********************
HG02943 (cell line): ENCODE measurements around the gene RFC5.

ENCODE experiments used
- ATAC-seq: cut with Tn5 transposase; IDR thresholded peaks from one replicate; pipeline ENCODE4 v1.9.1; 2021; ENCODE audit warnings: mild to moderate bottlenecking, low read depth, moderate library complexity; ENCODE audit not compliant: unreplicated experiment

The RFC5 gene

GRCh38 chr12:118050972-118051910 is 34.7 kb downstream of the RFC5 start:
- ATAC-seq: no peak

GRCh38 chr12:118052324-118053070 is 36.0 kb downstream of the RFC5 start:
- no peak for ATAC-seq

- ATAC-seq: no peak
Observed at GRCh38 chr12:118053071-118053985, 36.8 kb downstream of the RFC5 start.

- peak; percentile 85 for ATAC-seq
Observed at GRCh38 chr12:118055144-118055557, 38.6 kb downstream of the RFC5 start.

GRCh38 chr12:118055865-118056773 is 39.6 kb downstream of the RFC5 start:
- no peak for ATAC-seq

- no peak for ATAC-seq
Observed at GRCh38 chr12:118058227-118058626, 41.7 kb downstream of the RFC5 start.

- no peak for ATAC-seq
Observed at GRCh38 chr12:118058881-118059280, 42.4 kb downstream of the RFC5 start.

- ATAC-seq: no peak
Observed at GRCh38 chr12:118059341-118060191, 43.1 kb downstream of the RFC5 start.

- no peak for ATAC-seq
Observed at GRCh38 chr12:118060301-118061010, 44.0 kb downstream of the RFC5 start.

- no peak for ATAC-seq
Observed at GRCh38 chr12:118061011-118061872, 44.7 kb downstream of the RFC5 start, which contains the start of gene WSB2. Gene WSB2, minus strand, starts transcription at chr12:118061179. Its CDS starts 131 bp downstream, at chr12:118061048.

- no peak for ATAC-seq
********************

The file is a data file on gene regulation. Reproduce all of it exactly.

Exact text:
HG02943 (cell line): ENCODE measurements around the gene RFC5.

ENCODE experiments used
- ATAC-seq: cut with Tn5 transposase; IDR thresholded peaks from one replicate; pipeline ENCODE4 v1.9.1; 2021; ENCODE audit warnings: mild to moderate bottlenecking, low read depth, moderate library complexity; ENCODE audit not compliant: unreplicated experiment

The RFC5 gene

GRCh38 chr12:118050972-118051910 is 34.7 kb downstream of the RFC5 start:
- ATAC-seq: no peak

GRCh38 chr12:118052324-118053070 is 36.0 kb downstream of the RFC5 start:
- no peak for ATAC-seq

- ATAC-seq: no peak
Observed at GRCh38 chr12:118053071-118053985, 36.8 kb downstream of the RFC5 start.

- peak; percentile 85 for ATAC-seq
Observed at GRCh38 chr12:118055144-118055557, 38.6 kb downstream of the RFC5 start.

GRCh38 chr12:118055865-118056773 is 39.6 kb downstream of the RFC5 start:
- no peak for ATAC-seq

- no peak for ATAC-seq
Observed at GRCh38 chr12:118058227-118058626, 41.7 kb downstream of the RFC5 start.

- no peak for ATAC-seq
Observed at GRCh38 chr12:118058881-118059280, 42.4 kb downstream of the RFC5 start.

- ATAC-seq: no peak
Observed at GRCh38 chr12:118059341-118060191, 43.1 kb downstream of the RFC5 start.

- no peak for ATAC-seq
Observed at GRCh38 chr12:118060301-118061010, 44.0 kb downstream of the RFC5 start.

- no peak for ATAC-seq
Observed at GRCh38 chr12:118061011-118061872, 44.7 kb downstream of the RFC5 start, which contains the start of gene WSB2. Gene WSB2, minus strand, starts transcription at chr12:118061179. Its CDS starts 131 bp downstream, at chr12:118061048.

- no peak for ATAC-seq